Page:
“For young artists it can be tremendously enlightening to work with composers from their own time. It often happens that misleading, myopic views that are commonplace impede access to the reality of a score. Conversely, an encounter with praxis is often essentially more important for young composers than yet another turn of the artificial screw.

For imagination also arises from knowledge of the technical conditions for realizing a score. And so this is what we expect from an Academy: that cultural spheres of knowledge and skill will be brought into mutual contact, shaping and enhancing each other in terms of the potential for understanding and realization. A musical text requires a performance that makes it a reality. Yet this is a form of prefigured understanding. Academy is dialogue!

Filed under: Lucerne Festival, music news

A Day for Pierre Boulez

Pierre Boulez (photo: Georg Anderhub/LUCERNE FESTIVAL)

Pierre Boulez (photo: Georg Anderhub/LUCERNE FESTIVAL)

This past Sunday, Lucerne Festival’s Summer 2015 edition presented an entire “Day for Pierre Boulez” to mark the 90th birthday of one of music’s great revolutionaries (the actual birthday fell on on March 26). Sadly, Boulez was unable to be present in person due to health reasons, but the day argued for his profound enduring influence.

Studded across all of the programmes were eight world premieres from a collection of composers of different vintages and Boulezian inspirations…It was the works written expressly in homage to Boulez that were most revealing of the legacy and challenge he leaves his fellow composers…[T]wo new pieces by György Kurtág and Wolfgang Rihm, both performed with unwavering conviction by the young players of the Academy Orchestra, [were] the most subtle, striking, and moving tributes to Boulez’s life and music…
As the whole Day for Pierre showed, it’s not just the inspiraton of his work as composer, conductor, writer, and teacher: Boulez, it turns out, is an attitude of mind, a way of being in the creative world.

–Tom Service in The Guardian

Every concert was exquisitely curated, and established Boulez in the context of the tradition he founded…
But it was the evening’s programme in Lucerne’s world-renowned concert hall that spoke most loudly of Boulez’s legacy. New works by living masters Wolfgang Rihm and György Kurtág were performed alongside that of young composers by the Lucerne Academy Orchestra…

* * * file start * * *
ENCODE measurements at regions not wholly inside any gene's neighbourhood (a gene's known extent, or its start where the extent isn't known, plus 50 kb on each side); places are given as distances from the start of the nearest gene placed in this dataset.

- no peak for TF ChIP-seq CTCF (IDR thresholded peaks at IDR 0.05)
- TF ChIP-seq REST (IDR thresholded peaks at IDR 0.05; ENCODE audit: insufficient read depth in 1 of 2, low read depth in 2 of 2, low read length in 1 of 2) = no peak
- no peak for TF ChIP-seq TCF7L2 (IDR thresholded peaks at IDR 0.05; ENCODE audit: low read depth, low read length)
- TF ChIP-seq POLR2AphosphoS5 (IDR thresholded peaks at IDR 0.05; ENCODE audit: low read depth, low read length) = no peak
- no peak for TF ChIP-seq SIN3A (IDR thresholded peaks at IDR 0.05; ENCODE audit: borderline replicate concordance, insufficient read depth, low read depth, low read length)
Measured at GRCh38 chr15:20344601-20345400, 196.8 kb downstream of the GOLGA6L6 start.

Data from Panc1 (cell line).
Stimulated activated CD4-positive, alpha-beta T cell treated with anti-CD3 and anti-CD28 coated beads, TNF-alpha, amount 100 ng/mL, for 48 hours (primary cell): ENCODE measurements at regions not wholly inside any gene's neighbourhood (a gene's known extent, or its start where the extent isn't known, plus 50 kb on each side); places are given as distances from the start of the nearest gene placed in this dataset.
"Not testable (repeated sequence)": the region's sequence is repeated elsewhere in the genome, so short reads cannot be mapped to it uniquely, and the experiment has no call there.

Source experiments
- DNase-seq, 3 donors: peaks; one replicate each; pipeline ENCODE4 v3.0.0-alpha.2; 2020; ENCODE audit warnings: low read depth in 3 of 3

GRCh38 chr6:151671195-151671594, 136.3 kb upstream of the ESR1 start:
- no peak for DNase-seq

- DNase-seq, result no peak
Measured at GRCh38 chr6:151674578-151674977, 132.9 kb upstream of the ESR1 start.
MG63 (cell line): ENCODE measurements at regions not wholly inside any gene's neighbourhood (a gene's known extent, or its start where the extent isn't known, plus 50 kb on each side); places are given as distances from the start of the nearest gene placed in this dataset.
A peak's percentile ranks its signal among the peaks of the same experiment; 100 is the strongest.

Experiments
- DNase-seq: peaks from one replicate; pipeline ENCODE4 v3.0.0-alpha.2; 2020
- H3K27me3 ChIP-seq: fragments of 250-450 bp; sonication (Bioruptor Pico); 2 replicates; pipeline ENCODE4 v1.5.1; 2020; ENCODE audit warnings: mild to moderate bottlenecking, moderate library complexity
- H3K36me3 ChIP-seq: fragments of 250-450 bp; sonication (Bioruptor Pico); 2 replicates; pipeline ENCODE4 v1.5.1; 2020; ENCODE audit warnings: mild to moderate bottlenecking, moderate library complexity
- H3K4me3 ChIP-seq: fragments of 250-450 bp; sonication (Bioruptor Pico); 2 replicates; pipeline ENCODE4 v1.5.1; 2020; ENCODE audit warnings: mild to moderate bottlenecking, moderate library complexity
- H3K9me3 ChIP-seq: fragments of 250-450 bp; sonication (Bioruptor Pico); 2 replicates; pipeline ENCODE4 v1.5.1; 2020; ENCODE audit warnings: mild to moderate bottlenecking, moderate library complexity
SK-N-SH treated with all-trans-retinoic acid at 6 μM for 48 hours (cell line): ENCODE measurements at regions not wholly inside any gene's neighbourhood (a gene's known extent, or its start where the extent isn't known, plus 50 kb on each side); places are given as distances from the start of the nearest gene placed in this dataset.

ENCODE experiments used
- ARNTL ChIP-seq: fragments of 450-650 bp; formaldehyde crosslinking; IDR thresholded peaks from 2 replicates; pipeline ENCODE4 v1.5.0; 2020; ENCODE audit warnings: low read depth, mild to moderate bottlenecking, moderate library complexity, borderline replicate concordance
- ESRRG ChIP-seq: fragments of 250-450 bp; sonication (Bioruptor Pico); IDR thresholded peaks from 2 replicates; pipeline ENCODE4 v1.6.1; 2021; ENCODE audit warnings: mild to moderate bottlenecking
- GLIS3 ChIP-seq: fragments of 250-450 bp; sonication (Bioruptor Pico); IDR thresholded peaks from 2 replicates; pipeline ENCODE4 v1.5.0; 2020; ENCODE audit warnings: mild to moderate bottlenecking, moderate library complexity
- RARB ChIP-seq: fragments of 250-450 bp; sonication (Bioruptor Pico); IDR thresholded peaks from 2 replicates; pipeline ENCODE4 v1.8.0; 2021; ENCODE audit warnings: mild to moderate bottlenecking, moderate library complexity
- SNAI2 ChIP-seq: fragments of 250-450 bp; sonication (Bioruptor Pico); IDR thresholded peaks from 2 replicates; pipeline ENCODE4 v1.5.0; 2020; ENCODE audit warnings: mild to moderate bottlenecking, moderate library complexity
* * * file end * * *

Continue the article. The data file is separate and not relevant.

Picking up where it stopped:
For the second half, the Academy orchestra donned Boulez T-shirts for the Notations, which, in one form or another, have occupied the composer all his life. The fully orchestrated versions, composed towards the end of the century, were laid bare by the presentation of the original piano pieces of 1945, written when he was just 20. It was a revelation.

–Jonathan McAloon, Telegraph

Here’s a summary of the items that were on the program for this marathon celebration:

13.30, 18.00, and 19.00 | KKL Luzern, Roof Terrace
Chiaki Tsunaba | Justin Frieh
Boulez Dialogue de l’ombre double for Clarinet and Tape

14.00 | Tribute to Boulez 1 | KKL Luzern, Lucerne Hall
Ensemble intercontemporain | students of the LUCERNE FESTIVAL ACADEMY | Matthias Pintscher
Boulez Rituel in memoriam Bruno Maderna | world premieres by Pintscher and Mason

15.15 and 16.00 | Tribute to Boulez 2 & 3 | Kunstmuseum Lucerne
ensembles of the LUCERNE FESTIVAL ACADEMY | Julien Leroy | Yi Wei Angus Lee | Raphaël Ginzburg | Jaclyn Dorr
Boulez Messagesquisse (two versions) |
Mémoriale (… explosante-fixe … Originel)

15.15 | Tribute to Boulez 4 | KKL Luzern, Terrace Hall
string quartets of the LUCERNE FESTIVAL ACADEMY
Berg Lyric Suite

16.00 | Tribute to Boulez 5 | KKL Luzern, Terrace Hall
string quartets of the LUCERNE FESTIVAL ACADEMY
Boulez Livre pour Quatuor

17.00 | Tribute to Boulez 6 | KKL Luzern, Lucerne Hall
Ensemble intercontemporain | students of the LUCERNE FESTIVAL ACADEMY | Matthias Pintscher | Sarah Maria Sun
Boulez sur Incises | world premieres by Holliger and Machover

18.30 | Introduction to Symphony Concert 10 | KKL Luzern,
Concert Hall
A project in response to Boulez’s Notations with Richard McNicol, and Aleksandar Aces | in cooperation with Klavier-Festival Ruhr

19.30 | Symphony Concert 10 – Tribute to Boulez 7 | KKL Luzern, Concert Hall
LUCERNE FESTIVAL ACADEMY Orchestra | Mariano Chiacchiarini | Julien Leroy | Matthias Pintscher
Boulez Notations I–IV and VII (versions for piano and for orchestra) | Pintscher Osiris | world premieres by Kurtág, Moussa, Peszat, and Rihm

Filed under: Lucerne Festival, modernism, music news, new music, Pierre Boulez

Enter your email address to follow this blog and receive notifications of new posts by email.

RSS Arts & Culture Stories from NPR